COMMENT: The flip side —Syed Bakhtiyar Kazmi - Thursday, March 03, 2011

Source :\03\03\story_3-3-2011_pg3_4

If views are not allowed to be freely expressed or are strangulated, then how is a democracy better than a dictator? We need to swallow our vanity and accept that sometimes the other guy can be right

“ favourite sin,” said Al Pacino in his role as the devil in the movie ‘The Devil’s Advocate’. No wonder, since times immemorial, the downfall of mankind has had its origins in vanity. Every morning, standing in front of the mirror, each one of us sees a superman; a fantasy if contained in the seclusion of our bathrooms would be harmless. Unfortunately, our ego travels with us everywhere we go. Most disturbingly, it permeates the logical mind resulting in close-minded, opinionated individuals. It would be miraculous to find an admirable personality who accepts the other side’s view in a debate. Recall the talk shows that we are subjected to endlessly; when was the last time one of the participants graciously acknowledged that he was misinformed? The irony is that none amongst us can claim to be ‘master of all trades’.

Predominantly, the educated amongst us are more susceptible to this characteristic, and they represent the segment of our society, which formulates the national view. Pakistan’s literacy rate is stated to be around 50 percent, which suggests that more than half the population is dependent on the intelligentsia for guidance on issues facing the country. This is a serious responsibility and should entail comprehensive debate prior to arriving at conclusions. However, for any debate to be productive, it is imperative that all sides of the argument are considered and thrashed out in an environment of mutual respect, which requires humble and open minds. How often has that happened? An additional complication is that historically Pakistan has been plagued with the ‘bandwagon of the mighty’ syndrome, if it can be called that. Whatever the might say is right even when it is wrong! Rarely are the mighty humble.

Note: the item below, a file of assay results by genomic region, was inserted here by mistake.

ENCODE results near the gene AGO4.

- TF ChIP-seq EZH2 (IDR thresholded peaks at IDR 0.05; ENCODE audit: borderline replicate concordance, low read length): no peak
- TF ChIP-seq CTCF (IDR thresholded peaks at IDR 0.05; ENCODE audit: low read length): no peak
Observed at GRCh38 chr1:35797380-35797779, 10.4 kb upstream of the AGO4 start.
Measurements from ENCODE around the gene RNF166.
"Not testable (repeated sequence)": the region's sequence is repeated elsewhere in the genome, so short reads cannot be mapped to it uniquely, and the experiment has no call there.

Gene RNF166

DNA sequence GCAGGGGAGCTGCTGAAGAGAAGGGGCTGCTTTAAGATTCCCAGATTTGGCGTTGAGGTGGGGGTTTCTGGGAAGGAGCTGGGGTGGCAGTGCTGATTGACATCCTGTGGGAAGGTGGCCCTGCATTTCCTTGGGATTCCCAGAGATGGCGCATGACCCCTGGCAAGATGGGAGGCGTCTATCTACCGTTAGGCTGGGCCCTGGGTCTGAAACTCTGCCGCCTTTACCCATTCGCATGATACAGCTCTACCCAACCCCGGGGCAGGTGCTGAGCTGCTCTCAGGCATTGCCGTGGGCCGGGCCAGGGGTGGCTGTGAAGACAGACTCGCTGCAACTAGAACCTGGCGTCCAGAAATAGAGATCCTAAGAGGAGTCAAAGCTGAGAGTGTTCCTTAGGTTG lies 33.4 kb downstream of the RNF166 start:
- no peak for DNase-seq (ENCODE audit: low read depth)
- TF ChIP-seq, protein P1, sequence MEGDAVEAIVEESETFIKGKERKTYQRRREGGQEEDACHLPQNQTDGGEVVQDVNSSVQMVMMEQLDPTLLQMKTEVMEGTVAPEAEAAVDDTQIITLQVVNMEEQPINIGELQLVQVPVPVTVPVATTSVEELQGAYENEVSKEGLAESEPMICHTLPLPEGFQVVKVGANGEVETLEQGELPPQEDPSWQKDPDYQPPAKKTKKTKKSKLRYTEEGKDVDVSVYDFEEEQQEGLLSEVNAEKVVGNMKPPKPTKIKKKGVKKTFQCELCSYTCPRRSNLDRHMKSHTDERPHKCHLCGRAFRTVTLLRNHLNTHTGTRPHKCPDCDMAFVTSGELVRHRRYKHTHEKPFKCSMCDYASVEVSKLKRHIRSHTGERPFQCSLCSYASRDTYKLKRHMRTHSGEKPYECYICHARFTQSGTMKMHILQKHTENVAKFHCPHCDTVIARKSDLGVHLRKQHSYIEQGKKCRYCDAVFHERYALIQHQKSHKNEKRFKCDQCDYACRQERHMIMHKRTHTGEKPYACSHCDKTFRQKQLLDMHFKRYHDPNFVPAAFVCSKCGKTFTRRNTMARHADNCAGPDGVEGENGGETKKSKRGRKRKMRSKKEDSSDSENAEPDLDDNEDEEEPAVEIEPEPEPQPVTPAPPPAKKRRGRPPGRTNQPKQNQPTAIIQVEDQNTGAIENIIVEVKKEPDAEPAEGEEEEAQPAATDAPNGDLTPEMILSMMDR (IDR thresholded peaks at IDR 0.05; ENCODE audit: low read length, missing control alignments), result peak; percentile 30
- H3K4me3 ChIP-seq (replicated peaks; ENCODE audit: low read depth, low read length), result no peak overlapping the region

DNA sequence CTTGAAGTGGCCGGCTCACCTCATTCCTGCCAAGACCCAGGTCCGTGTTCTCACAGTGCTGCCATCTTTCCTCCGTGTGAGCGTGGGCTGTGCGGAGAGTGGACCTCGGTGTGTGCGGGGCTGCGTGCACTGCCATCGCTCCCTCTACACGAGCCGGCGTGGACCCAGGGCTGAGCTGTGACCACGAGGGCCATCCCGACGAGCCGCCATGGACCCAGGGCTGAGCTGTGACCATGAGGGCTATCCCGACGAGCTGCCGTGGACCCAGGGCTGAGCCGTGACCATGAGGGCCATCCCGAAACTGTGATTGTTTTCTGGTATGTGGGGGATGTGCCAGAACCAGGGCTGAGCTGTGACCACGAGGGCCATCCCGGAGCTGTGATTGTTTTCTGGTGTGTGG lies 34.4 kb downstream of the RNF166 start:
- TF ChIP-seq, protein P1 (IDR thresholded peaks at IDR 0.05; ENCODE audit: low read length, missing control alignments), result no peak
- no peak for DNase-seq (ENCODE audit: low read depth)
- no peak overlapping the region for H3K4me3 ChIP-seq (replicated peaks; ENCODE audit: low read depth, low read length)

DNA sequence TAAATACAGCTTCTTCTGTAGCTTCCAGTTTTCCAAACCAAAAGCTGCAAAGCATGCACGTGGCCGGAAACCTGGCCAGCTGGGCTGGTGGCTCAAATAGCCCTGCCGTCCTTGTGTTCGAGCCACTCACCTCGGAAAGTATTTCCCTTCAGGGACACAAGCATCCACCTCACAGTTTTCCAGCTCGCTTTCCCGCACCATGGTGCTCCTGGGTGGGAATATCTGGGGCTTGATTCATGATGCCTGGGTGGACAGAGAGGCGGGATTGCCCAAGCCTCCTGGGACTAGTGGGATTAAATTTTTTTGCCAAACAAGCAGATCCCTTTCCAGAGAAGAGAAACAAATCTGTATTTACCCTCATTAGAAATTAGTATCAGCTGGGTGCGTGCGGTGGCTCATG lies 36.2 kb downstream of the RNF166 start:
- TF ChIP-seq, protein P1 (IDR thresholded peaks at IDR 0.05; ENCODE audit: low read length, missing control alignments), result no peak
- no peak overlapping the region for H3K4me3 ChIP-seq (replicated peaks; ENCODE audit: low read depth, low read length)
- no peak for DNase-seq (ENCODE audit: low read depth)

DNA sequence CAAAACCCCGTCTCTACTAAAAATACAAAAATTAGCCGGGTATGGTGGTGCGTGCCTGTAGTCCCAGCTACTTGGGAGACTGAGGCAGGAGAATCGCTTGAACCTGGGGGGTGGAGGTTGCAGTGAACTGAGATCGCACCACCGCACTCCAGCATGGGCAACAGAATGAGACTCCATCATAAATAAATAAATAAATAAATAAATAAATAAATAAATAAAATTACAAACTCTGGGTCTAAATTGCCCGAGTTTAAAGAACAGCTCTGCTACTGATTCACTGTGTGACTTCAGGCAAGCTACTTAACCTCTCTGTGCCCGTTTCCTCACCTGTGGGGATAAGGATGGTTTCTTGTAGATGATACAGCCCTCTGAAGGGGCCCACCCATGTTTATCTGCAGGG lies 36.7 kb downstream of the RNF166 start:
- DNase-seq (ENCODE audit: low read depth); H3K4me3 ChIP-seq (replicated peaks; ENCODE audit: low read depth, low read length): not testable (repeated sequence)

Previously, the bandwagon was led by the ruling elite, be it a democratic government or a dictatorship. With the advent of the electronic media, the baton seems to have been passed on to our journalists. The paradox is that the media cannot flourish if everything works right; sensation is the recipe for increasing viewership. With scores of news channels competing to be the first to break sensational news 24 hours a day, the journalists by necessity have to be innovative. Such a daunting task then becomes the motivation to sometimes project even weather as the ‘breaking news’ when all else is well. Generally, this kind of professionalism begs indulgence, which is understandably and sympathetically granted. However, issues of national importance require rational and unbiased projection. Wielded by skilled hands, the pen is mightier than the sword, but competence is as common as common sense is uncommon.